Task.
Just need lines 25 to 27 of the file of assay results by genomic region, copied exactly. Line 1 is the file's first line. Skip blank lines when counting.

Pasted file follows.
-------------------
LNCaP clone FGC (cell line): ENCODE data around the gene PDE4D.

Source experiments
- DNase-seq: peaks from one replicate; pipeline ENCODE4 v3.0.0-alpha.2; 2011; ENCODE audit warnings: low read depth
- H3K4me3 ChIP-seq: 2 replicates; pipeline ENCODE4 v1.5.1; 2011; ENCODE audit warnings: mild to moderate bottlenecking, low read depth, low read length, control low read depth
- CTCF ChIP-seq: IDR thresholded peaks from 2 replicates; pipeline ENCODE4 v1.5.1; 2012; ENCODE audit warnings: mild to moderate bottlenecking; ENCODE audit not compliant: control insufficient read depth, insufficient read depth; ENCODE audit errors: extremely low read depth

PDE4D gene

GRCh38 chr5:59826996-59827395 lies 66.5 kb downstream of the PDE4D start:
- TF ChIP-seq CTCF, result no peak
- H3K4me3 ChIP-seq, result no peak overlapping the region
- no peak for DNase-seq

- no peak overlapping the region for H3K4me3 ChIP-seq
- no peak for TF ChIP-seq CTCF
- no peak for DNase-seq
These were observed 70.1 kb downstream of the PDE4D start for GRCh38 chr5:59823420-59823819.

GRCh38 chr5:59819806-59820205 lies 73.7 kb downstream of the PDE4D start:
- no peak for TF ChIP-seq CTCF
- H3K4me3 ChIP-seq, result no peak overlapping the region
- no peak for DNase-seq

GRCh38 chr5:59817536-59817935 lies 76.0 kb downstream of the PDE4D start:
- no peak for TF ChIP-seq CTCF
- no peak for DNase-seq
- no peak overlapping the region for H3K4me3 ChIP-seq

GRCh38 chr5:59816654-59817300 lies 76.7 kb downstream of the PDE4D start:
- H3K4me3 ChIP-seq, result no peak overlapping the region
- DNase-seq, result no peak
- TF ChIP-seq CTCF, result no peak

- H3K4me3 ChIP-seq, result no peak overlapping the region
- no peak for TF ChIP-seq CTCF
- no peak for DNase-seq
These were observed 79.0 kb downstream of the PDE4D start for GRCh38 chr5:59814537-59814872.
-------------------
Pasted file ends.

- DNase-seq, result no peak
- TF ChIP-seq CTCF, result no peak

- H3K4me3 ChIP-seq, result no peak overlapping the region